Who is the White Shaman? It’s a mystery that has intrigued archaeologists ever since the discovery of this rock art mural decades ago. I made the trip to Comstock for my opportunity to ponder the mystery for myself.
You’ll find the White Shaman Preserve, owned by San Antonio’s Witte Museum, on U.S. Highway 90, less than 2 miles from Seminole Canyon State Park, about halfway between Comstock and Langtry. The surrounding landscape, the Lower Pecos Canyonlands, holds hundreds of drawings and murals dating back 2,000–4,000 years.
After a short hike led by Bryan Bayles, curator of anthropology and health at the Witte Museum, we climbed a treacherous path to a rock shelter approximately 30 feet long and 15 feet deep and perched along a cliff near the Pecos River. A mural, a complicated composition covering the shelter’s entire wall, includes figures, animals, squiggly lines and dots. In the middle stands the White Shaman, an ominous figure with tiny arms and legs. Without an interpreter I could not have understood this cryptic scene.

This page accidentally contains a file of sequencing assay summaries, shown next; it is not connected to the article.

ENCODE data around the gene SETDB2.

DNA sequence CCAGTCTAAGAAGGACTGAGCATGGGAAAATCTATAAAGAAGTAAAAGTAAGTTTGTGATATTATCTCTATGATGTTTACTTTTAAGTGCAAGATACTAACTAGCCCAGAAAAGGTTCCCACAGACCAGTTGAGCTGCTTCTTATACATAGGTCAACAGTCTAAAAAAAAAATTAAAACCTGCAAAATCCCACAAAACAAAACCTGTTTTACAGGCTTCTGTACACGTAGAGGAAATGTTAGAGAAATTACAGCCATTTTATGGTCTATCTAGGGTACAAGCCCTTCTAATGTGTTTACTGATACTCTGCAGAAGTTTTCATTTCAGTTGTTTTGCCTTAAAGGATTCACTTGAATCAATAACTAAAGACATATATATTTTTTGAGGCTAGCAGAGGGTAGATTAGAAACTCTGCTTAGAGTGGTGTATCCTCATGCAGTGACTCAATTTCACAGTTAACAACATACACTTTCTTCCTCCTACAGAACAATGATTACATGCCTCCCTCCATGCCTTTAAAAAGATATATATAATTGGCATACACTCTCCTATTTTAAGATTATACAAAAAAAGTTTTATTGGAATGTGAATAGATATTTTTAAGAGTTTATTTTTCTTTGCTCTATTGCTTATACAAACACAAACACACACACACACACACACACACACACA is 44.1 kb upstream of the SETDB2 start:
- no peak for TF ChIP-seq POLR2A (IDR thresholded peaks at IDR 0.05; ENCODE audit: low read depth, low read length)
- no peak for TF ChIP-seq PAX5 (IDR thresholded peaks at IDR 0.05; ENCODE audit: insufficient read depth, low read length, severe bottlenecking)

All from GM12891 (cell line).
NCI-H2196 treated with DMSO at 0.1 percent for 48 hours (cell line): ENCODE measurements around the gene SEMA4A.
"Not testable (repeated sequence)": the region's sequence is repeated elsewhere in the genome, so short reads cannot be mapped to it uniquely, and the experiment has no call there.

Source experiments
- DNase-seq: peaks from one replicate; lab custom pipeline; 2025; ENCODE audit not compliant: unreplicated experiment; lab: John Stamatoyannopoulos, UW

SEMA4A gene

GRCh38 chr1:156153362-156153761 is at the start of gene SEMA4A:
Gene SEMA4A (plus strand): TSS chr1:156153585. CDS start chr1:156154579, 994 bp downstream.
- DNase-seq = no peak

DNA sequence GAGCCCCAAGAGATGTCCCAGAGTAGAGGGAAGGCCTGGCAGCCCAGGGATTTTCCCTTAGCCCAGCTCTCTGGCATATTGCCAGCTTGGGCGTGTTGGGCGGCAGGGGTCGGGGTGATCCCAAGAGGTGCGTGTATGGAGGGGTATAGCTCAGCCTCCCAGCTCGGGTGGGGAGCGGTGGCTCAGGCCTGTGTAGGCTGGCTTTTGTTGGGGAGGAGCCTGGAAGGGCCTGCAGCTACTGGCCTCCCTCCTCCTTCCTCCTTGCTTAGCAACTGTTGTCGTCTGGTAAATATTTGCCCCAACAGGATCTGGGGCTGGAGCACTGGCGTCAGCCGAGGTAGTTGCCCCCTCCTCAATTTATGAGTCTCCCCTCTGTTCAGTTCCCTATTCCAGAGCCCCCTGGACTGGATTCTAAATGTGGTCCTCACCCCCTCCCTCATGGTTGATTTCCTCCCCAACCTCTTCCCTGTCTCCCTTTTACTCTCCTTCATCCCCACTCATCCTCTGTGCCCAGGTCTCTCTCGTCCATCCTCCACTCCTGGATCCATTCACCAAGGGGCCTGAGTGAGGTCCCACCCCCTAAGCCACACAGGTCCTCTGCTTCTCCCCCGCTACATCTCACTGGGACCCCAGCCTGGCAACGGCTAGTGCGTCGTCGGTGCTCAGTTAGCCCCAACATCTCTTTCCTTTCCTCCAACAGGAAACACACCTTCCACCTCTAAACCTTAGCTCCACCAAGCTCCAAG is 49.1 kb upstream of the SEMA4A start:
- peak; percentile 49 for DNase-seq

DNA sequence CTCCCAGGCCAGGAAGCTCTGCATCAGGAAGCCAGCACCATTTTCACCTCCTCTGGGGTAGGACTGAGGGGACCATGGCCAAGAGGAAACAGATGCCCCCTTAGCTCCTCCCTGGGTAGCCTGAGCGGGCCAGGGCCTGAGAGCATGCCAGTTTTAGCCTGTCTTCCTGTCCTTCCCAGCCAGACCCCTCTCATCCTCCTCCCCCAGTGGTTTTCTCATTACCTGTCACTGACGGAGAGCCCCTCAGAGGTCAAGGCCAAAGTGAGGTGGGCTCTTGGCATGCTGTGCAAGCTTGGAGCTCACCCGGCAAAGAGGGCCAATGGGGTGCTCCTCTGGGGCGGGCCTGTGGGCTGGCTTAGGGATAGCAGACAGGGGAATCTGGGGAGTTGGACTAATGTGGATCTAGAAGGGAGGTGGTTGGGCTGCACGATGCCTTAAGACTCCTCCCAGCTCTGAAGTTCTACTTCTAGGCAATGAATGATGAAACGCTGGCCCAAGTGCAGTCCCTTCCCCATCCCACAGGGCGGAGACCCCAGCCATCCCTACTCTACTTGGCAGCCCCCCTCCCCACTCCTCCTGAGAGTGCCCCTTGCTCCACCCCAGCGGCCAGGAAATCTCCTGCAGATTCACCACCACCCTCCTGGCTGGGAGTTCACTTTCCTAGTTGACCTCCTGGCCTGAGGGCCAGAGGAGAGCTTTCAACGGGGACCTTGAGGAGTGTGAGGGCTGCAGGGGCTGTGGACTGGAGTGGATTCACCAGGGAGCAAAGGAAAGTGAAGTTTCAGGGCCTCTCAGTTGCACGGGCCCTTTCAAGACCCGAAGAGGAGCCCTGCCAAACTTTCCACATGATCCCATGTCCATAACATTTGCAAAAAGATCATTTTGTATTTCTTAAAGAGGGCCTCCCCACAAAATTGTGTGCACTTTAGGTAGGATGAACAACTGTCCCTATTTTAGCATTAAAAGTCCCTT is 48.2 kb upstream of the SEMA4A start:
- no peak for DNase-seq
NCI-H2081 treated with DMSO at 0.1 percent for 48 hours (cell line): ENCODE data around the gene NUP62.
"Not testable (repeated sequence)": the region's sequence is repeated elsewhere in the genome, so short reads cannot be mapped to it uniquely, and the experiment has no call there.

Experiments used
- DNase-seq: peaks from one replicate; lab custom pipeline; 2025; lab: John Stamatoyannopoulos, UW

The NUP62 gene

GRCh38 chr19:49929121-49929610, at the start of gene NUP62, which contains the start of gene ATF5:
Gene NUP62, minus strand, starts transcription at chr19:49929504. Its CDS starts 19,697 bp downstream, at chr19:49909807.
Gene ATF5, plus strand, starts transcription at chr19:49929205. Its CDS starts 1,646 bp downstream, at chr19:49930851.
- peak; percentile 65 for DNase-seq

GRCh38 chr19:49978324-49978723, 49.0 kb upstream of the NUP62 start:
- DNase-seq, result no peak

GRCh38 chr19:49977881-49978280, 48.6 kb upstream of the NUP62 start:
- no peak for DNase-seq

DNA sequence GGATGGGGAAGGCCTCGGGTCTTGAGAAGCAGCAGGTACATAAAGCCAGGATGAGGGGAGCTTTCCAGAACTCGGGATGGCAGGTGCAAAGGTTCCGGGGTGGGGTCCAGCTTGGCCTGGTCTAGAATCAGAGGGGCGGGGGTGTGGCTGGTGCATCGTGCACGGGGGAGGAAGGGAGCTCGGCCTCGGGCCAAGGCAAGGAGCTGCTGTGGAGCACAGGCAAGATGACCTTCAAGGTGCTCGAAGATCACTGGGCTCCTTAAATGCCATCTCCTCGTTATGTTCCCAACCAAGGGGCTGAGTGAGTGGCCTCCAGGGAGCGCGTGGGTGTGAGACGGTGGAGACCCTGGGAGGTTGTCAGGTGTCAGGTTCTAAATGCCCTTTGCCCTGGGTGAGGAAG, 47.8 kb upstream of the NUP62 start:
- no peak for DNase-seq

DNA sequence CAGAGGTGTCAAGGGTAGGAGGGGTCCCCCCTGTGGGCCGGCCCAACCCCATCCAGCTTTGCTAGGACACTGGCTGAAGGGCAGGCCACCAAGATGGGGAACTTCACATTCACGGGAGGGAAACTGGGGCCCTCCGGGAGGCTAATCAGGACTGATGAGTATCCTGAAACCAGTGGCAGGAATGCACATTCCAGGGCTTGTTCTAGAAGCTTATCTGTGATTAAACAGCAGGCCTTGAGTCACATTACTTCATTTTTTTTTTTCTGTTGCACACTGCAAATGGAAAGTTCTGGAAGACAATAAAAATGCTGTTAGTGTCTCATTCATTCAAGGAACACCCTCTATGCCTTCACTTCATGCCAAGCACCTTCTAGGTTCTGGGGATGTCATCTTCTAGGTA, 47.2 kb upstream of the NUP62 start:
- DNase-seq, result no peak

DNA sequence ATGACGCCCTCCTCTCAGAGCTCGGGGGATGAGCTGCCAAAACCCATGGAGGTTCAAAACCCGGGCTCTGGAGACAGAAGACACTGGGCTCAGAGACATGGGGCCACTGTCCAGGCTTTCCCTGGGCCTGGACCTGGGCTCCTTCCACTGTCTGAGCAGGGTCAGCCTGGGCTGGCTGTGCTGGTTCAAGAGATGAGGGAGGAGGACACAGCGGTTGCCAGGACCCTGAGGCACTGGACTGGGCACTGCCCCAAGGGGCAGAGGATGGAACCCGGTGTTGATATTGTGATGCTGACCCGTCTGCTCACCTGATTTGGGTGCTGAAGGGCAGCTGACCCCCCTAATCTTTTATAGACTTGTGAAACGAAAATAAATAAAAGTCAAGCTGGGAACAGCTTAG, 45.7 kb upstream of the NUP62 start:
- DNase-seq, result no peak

As Bayles began to explain, the complexity of the mural came to life. Figures I didn’t see at first suddenly became clear. Colors that I had missed became vibrant. And I realized that there was much more to this mural than my untrained eye could have noticed. According to tradition, a shaman is a Native American healer and a conduit to the spirit world. And so it’s believed that this mural tells a spiritual story—perhaps even the story of creation.
The most amazing aspect is that it was all painted at one time to tell one story. Deciphering that story’s mystery is something every Texan should try.
Chet Garner shares his Texplorations as the host of The Daytripper on PBS.